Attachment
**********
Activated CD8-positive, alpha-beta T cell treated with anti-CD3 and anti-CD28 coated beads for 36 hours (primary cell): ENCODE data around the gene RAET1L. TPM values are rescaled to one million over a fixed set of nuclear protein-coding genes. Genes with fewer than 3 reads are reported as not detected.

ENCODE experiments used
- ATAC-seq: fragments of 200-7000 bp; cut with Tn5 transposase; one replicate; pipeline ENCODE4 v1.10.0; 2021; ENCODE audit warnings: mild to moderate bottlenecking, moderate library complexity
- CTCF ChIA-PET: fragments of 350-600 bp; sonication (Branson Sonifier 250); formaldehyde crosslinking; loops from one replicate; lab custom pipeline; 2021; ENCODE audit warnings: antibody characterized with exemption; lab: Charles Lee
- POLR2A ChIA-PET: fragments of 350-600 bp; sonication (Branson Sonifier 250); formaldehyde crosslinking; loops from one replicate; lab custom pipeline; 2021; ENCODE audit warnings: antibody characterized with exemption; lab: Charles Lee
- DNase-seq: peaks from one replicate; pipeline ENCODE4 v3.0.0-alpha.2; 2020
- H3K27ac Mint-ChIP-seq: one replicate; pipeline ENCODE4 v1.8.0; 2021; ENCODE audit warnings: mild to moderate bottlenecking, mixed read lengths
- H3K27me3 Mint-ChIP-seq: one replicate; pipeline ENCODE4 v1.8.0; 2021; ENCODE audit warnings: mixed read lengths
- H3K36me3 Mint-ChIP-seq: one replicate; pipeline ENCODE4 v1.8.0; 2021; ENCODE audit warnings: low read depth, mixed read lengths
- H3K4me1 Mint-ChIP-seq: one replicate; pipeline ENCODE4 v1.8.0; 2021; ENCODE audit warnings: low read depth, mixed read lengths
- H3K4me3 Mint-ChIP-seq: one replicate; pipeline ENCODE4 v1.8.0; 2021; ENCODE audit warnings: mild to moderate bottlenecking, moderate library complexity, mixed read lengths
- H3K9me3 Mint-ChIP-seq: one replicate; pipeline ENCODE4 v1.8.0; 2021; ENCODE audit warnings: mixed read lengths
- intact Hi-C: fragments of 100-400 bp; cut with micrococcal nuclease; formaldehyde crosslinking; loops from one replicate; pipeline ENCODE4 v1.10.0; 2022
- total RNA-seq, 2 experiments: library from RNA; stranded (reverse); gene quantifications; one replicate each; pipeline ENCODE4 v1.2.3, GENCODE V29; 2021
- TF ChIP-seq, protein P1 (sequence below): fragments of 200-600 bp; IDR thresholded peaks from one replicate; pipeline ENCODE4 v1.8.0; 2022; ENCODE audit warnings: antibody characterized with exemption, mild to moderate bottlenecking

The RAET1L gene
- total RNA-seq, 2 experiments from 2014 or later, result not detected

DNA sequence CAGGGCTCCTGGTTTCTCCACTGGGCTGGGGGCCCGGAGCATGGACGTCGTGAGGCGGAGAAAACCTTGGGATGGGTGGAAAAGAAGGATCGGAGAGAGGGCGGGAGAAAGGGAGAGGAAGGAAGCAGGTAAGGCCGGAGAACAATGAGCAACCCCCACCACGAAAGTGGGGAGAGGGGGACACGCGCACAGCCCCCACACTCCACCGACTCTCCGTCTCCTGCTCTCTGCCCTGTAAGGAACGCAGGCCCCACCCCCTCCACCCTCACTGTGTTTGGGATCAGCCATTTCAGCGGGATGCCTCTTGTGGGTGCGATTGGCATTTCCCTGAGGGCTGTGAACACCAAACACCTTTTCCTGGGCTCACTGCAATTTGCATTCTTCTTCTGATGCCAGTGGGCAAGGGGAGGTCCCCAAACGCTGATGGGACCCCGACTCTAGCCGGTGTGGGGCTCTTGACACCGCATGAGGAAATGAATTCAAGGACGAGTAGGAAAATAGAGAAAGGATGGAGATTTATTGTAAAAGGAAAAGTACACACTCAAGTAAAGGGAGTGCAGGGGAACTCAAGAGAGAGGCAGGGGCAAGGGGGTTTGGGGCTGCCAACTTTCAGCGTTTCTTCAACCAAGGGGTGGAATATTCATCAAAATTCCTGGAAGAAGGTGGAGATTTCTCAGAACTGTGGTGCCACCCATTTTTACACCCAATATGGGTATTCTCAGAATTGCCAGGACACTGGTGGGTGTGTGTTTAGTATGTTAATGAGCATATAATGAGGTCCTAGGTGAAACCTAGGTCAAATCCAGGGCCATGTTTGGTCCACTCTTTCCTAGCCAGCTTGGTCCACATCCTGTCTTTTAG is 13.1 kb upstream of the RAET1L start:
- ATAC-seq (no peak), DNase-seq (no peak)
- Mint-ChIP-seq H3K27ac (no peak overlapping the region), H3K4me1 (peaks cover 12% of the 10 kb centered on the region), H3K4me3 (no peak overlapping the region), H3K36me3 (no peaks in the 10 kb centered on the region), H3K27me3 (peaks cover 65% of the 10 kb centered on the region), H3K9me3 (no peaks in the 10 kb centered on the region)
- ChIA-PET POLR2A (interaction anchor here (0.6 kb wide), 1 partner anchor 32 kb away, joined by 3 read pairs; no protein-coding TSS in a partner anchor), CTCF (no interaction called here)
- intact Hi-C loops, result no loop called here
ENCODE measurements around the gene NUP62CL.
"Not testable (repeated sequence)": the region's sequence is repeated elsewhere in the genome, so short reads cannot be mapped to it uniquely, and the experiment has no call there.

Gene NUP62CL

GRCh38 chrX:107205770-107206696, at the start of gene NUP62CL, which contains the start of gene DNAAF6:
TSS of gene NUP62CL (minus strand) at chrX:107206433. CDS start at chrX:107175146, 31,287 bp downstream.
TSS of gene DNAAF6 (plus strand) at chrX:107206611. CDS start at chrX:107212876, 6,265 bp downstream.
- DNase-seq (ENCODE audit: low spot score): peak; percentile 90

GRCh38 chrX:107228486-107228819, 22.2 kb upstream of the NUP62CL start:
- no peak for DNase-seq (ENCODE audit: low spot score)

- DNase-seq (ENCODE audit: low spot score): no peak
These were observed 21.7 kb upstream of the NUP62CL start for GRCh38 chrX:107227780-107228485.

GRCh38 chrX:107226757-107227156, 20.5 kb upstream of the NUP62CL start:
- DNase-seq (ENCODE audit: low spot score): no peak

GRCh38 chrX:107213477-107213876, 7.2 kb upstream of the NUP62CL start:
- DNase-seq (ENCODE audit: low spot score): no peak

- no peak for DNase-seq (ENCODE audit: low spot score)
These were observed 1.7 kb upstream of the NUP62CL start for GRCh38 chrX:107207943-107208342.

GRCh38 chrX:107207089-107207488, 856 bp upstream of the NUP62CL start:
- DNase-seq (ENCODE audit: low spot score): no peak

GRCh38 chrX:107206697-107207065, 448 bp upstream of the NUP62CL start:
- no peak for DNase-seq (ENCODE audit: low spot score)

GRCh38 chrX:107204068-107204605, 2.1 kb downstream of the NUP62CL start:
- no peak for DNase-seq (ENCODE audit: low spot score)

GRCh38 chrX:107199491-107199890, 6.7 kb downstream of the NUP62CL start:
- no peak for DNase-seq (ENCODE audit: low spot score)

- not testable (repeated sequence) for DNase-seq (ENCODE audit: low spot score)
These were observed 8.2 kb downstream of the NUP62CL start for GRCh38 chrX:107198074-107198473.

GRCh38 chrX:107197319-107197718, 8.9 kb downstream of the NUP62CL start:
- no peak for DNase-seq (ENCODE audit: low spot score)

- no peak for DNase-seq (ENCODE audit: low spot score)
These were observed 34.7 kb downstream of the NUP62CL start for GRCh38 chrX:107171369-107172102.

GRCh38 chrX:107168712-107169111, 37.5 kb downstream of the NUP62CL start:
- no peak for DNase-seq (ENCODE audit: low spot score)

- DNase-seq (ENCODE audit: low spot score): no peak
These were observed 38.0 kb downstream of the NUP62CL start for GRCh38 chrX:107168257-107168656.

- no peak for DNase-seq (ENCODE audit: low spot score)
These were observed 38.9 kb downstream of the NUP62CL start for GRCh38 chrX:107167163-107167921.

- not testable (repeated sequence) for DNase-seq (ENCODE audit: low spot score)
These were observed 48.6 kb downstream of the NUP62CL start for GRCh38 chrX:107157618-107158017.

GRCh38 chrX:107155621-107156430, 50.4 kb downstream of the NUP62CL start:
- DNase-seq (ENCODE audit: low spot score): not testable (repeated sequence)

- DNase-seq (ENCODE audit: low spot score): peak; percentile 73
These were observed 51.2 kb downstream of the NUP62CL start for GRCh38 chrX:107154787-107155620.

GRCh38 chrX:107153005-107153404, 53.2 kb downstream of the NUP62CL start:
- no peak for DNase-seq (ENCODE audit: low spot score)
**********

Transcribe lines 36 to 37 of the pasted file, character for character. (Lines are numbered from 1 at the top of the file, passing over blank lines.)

GRCh38 chrX:107213477-107213876, 7.2 kb upstream of the NUP62CL start:
- DNase-seq (ENCODE audit: low spot score): no peak